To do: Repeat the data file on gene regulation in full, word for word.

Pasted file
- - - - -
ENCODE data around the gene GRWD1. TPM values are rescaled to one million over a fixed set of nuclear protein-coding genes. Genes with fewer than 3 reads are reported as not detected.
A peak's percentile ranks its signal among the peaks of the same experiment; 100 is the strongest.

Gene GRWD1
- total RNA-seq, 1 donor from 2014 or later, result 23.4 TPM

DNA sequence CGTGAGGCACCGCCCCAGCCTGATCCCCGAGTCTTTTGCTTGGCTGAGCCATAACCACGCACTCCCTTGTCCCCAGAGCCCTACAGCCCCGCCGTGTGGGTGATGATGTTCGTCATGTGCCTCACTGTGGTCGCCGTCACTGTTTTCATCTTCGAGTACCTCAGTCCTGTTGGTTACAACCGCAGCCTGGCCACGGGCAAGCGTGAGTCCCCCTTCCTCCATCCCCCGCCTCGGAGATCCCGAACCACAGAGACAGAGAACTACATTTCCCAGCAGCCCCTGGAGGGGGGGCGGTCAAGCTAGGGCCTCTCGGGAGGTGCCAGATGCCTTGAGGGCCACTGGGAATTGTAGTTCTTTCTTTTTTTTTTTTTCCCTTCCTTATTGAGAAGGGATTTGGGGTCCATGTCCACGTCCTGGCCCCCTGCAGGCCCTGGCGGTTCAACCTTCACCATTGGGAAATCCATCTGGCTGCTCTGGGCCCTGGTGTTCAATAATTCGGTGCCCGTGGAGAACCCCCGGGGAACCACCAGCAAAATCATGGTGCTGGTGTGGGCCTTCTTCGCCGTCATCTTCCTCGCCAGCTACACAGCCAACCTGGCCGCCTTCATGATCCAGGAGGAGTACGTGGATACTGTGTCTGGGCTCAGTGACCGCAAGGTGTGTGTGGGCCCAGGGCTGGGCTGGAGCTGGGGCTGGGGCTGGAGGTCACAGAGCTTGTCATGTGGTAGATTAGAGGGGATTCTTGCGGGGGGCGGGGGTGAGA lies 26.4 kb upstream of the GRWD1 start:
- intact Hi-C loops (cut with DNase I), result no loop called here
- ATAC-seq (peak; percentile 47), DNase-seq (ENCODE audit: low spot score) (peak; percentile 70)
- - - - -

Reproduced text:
ENCODE data around the gene GRWD1. TPM values are rescaled to one million over a fixed set of nuclear protein-coding genes. Genes with fewer than 3 reads are reported as not detected.
A peak's percentile ranks its signal among the peaks of the same experiment; 100 is the strongest.

Gene GRWD1
- total RNA-seq, 1 donor from 2014 or later, result 23.4 TPM

DNA sequence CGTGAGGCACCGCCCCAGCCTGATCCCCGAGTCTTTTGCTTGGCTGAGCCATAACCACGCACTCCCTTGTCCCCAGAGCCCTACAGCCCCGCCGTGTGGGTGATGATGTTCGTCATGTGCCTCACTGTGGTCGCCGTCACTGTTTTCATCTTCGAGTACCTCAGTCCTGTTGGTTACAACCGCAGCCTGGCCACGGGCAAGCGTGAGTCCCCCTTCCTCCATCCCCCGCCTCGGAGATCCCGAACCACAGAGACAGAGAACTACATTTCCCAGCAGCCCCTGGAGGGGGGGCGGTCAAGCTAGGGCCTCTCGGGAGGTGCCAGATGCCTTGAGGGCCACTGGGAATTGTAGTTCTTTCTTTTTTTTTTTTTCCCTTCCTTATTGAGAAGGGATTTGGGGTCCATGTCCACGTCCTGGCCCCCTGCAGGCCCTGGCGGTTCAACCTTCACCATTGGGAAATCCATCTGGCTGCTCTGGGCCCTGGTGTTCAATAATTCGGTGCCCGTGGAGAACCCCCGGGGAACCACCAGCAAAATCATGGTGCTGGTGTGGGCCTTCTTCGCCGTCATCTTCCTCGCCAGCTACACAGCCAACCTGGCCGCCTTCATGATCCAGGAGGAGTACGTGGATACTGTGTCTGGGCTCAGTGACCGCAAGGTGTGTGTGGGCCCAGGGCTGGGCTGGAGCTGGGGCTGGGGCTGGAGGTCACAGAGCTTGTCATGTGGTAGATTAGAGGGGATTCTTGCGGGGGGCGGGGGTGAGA lies 26.4 kb upstream of the GRWD1 start:
- intact Hi-C loops (cut with DNase I), result no loop called here
- ATAC-seq (peak; percentile 47), DNase-seq (ENCODE audit: low spot score) (peak; percentile 70)